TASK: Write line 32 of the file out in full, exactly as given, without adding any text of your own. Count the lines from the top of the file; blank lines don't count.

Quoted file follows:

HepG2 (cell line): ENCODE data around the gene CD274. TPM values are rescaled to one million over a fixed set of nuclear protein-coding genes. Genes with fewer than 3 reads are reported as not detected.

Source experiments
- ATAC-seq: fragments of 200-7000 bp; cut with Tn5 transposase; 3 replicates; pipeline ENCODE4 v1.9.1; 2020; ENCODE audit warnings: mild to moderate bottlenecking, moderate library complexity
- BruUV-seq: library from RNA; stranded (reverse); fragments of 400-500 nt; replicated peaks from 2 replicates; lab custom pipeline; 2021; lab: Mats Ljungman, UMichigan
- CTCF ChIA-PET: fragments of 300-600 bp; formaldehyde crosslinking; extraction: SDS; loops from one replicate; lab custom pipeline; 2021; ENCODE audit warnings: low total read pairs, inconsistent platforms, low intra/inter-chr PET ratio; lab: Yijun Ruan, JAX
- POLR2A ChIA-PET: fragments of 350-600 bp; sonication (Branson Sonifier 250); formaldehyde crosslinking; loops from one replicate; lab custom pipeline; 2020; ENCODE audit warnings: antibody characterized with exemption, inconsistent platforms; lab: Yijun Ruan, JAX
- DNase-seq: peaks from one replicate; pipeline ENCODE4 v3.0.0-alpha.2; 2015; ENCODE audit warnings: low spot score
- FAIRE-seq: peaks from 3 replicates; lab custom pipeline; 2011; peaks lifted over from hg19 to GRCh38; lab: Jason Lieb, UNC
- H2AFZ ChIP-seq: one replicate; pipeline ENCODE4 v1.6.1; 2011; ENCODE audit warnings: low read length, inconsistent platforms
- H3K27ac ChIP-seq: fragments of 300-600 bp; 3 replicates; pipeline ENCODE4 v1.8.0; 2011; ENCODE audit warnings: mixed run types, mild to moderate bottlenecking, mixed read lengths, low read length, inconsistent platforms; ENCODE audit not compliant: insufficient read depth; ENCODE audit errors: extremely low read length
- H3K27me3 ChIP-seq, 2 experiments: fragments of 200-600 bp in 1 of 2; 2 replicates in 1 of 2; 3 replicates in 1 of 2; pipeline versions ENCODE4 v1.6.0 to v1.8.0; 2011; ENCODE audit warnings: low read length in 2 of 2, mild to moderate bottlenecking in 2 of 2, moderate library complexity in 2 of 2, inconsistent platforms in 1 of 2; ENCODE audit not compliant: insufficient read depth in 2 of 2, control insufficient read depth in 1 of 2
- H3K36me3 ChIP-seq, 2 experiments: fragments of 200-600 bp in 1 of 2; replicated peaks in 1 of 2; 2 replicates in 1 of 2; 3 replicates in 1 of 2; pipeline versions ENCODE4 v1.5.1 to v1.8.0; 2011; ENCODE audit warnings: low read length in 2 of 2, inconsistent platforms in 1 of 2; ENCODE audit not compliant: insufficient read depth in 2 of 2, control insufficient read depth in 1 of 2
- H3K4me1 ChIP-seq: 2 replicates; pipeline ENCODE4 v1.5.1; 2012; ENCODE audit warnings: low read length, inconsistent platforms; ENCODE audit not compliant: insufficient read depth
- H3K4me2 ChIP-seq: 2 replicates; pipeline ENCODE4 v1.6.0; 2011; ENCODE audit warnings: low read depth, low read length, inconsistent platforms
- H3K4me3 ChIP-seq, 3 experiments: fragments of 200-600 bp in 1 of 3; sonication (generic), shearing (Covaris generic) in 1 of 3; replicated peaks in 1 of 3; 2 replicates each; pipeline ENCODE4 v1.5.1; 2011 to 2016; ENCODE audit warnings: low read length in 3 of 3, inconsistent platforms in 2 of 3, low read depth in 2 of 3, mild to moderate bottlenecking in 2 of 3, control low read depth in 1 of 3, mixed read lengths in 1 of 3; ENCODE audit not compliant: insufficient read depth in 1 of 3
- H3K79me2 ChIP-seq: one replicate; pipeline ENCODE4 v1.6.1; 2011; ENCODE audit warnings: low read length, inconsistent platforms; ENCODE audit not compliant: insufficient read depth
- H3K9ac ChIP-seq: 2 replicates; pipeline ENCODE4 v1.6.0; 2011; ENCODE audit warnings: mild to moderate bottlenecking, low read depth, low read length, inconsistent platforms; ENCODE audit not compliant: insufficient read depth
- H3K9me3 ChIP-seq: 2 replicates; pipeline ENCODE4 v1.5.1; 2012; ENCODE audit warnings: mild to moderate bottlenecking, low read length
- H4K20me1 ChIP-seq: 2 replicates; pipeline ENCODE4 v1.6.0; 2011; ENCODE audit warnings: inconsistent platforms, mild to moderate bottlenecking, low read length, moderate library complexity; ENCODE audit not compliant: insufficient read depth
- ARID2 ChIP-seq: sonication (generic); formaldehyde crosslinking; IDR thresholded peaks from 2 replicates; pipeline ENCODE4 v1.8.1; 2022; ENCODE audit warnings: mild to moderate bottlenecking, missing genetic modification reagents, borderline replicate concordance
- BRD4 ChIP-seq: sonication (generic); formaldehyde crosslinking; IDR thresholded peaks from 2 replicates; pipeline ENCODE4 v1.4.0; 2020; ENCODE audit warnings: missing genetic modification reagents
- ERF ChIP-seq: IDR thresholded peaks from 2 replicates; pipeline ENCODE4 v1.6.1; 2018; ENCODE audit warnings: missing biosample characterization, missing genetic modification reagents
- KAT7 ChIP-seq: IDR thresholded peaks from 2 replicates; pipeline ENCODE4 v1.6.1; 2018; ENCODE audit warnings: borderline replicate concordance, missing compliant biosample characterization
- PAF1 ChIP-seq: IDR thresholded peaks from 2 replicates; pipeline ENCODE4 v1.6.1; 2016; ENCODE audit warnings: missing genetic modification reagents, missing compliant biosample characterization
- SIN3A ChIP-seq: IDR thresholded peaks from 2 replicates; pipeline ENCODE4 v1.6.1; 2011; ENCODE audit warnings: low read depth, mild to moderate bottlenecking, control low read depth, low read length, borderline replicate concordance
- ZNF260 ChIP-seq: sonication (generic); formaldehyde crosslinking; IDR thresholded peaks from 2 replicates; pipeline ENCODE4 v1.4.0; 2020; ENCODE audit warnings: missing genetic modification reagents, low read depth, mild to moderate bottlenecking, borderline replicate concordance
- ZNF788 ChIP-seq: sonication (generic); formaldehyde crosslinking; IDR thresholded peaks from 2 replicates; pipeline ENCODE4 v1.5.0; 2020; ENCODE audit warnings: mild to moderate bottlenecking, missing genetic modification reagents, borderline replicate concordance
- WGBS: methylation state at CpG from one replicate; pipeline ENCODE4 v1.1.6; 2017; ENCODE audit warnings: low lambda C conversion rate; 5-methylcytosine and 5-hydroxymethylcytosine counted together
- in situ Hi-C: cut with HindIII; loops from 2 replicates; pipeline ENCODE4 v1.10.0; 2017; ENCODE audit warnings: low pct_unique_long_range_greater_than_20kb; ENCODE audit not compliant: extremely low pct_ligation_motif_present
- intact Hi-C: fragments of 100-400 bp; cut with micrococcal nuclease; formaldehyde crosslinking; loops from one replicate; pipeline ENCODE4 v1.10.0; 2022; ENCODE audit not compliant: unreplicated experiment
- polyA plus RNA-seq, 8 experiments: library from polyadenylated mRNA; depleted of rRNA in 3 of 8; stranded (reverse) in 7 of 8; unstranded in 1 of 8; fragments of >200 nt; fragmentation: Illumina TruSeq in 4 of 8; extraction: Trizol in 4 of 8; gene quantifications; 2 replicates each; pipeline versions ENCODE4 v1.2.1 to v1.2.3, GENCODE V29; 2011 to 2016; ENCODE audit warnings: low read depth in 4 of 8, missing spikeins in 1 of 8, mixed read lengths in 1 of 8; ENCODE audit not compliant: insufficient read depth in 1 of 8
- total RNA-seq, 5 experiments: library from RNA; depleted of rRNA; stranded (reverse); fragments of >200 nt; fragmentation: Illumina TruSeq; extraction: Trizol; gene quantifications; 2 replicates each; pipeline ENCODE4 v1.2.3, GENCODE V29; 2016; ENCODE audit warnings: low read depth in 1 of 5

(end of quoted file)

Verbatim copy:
- total RNA-seq, 5 experiments: library from RNA; depleted of rRNA; stranded (reverse); fragments of >200 nt; fragmentation: Illumina TruSeq; extraction: Trizol; gene quantifications; 2 replicates each; pipeline ENCODE4 v1.2.3, GENCODE V29; 2016; ENCODE audit warnings: low read depth in 1 of 5